This ignoring of the process, and the naive belief that “things just happen,” reminds me of how many (most?) people believe vision works: you see what’s there with your eyes. They don’t think about the complex processes of vision, from cornea to retina to visual cortex, and how the brain, to make things easier and/or efficient, or because it has limited data, distorts or alters or guesses. When we see, we are not seeing the world as it is, but how our brains have figured it out.
Human perception is patently imperfect, so even a normal brain must fabricate a fair amount of data to provide a complete sense of our surroundings. We humans are lucky that we have these fancy brains to chew up the fibrous chunks of reality and regurgitate it into a nice, mushy paste which our conscious minds can digest. But whenever one of us notices something that doesn’t exist, or fails to notice something that does exist, our personal version of the world is nudged a little bit further from reality. It makes one wonder how much of reality we all have in common, and how much is all in our minds.Chuck Bonnet and the Hallucinations/ Alan Bellows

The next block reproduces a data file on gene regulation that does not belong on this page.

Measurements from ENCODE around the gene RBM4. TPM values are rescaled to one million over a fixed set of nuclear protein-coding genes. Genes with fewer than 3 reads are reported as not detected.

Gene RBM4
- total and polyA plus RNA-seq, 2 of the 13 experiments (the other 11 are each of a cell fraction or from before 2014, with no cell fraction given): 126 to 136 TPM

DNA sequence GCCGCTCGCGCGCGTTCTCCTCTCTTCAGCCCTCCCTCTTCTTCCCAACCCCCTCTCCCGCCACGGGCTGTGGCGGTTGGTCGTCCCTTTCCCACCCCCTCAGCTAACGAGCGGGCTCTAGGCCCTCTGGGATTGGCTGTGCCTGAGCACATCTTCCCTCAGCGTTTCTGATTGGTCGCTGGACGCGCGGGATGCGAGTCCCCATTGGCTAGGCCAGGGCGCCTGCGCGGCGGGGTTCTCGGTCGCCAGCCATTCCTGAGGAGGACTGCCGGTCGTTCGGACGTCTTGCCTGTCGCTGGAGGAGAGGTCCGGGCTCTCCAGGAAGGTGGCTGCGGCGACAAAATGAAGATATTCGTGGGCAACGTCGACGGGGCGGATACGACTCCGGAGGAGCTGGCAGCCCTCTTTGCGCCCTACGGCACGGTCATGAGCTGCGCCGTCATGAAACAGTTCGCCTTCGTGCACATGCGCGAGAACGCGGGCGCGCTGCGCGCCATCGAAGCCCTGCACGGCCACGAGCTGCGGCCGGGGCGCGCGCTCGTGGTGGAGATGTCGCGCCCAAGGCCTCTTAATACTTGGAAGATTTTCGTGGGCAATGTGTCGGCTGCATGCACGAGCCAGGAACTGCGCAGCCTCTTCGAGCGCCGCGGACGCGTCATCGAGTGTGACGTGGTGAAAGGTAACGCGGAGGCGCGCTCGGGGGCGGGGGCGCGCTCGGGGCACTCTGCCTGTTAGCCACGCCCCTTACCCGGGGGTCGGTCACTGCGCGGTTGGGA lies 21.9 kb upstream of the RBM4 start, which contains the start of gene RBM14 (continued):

As I was running, I thought again about E Dickinson and her feathered hope, and then the idea of hope and faith, and why we need it, how we envision it. Then, I pulled out my phone and recorded myself, mid-run:
What you see is what you get is an illusion, a type of empty hope, false faith, that some need to survive.
Is this fair? I’m not sure, but it’s something to think about some more, the idea that people invest an uncritical faith (I’m resisting the impulse to write “blind faith” here) and superficial hope in the belief that what we see is what is there, and that what we see is what is real. This belief provides comfort, makes it easier, enables them to not have to question or challenge, just accept.
Also on my run, as I listened to the excellent-for-running song, TNT by AC/DC, I thought about alt-text, and alt-text poetry, and how I might use it for a poem that pushes against the idea that what you see is what you get. Maybe vivid text descriptions of some things I see in my strange, slightly off ways, paired with straight, clear/basic description of those same things? I really like this idea; I’ll keep going with it to see if it could work.
“Hope” is the thing with feathers/ Emily Dickinson
“Hope” is the thing with feathers —
That perches in the soul —
And sings the tune without the words —
And never stops — at all –
And sweetest — in the gale — is heard —
And sore must be the storm —
That could abash the little Bird —
That kept so many warm —
I’ve heard it in the chillest land —
And on the strangest sea —
Yet, never in Extremity,
It asked a crumb — of Me.
“Faith” is a fine invention / Emily Dickinson
“Faith” is a fine invention
For Gentlemen who see!
But Microscopes are prudent
In an Emergency!